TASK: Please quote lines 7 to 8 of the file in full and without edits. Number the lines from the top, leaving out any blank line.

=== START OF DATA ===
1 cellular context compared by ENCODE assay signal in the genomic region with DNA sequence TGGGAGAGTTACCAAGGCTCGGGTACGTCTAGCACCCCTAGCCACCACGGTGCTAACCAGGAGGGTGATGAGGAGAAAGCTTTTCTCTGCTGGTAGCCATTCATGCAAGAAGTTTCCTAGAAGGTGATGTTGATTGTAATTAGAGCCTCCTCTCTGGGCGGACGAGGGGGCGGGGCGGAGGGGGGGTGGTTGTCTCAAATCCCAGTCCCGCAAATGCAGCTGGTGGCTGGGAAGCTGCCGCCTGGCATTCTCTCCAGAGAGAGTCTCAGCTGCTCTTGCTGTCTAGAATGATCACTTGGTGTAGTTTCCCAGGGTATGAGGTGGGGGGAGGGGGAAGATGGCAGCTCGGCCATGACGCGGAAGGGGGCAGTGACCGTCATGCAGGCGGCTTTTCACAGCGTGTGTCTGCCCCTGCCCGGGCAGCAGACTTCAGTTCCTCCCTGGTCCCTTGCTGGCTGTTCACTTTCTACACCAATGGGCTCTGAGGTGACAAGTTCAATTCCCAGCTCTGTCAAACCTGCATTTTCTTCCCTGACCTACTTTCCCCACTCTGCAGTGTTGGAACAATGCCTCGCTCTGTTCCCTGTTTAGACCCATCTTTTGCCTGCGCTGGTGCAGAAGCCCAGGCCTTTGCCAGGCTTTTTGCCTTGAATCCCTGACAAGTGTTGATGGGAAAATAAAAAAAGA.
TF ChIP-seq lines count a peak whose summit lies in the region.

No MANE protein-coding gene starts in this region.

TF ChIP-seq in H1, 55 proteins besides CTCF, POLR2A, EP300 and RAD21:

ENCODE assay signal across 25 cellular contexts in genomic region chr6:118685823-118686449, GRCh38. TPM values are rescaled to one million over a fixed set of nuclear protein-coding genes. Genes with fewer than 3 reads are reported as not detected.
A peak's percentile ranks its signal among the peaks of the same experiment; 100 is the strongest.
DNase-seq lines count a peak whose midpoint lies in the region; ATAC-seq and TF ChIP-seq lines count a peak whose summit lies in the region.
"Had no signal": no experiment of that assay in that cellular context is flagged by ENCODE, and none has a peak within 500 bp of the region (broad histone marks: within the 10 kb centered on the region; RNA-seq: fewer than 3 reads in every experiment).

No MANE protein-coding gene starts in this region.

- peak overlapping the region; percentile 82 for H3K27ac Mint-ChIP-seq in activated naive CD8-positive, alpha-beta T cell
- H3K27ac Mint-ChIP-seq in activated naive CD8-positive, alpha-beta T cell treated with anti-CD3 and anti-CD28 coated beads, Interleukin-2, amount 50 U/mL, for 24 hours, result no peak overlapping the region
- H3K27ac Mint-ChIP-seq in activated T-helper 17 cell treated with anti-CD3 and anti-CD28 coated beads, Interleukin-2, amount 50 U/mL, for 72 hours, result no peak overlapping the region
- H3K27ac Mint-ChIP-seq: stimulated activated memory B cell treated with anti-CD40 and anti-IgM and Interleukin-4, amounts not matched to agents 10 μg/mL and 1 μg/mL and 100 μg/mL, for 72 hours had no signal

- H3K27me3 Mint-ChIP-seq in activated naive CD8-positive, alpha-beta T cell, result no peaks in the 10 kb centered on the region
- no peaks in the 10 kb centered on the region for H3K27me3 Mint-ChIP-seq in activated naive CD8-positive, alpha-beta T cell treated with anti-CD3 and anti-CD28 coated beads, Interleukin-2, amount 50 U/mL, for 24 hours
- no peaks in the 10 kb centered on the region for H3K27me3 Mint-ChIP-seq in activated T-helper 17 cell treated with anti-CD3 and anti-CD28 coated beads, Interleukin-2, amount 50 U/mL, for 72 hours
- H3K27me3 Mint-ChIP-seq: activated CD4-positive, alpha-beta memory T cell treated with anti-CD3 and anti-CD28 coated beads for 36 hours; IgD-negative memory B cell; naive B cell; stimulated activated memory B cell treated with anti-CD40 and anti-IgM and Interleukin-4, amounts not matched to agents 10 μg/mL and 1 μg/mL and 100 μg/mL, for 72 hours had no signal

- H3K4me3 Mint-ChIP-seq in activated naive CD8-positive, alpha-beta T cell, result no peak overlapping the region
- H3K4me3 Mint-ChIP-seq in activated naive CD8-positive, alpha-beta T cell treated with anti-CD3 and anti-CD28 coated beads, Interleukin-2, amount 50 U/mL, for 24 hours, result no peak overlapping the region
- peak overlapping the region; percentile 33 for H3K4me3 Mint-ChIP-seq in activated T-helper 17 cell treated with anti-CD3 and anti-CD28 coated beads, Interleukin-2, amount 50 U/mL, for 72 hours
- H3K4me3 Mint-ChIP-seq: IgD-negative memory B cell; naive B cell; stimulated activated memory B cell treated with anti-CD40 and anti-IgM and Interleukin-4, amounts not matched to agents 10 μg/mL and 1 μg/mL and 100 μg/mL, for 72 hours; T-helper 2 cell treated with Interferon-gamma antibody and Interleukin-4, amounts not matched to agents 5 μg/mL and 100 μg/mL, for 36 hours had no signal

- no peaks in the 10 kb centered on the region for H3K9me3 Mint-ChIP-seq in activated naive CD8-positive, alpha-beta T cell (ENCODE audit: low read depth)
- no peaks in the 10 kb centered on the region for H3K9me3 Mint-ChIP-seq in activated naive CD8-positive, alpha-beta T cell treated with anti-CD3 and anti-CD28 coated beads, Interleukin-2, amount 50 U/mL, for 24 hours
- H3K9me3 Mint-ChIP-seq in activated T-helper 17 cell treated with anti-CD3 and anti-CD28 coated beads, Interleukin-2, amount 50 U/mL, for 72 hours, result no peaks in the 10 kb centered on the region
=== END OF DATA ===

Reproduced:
DNase-seq lines count a peak whose midpoint lies in the region; ATAC-seq and TF ChIP-seq lines count a peak whose summit lies in the region.
"Had no signal": no experiment of that assay in that cellular context is flagged by ENCODE, and none has a peak within 500 bp of the region (broad histone marks: within the 10 kb centered on the region; RNA-seq: fewer than 3 reads in every experiment).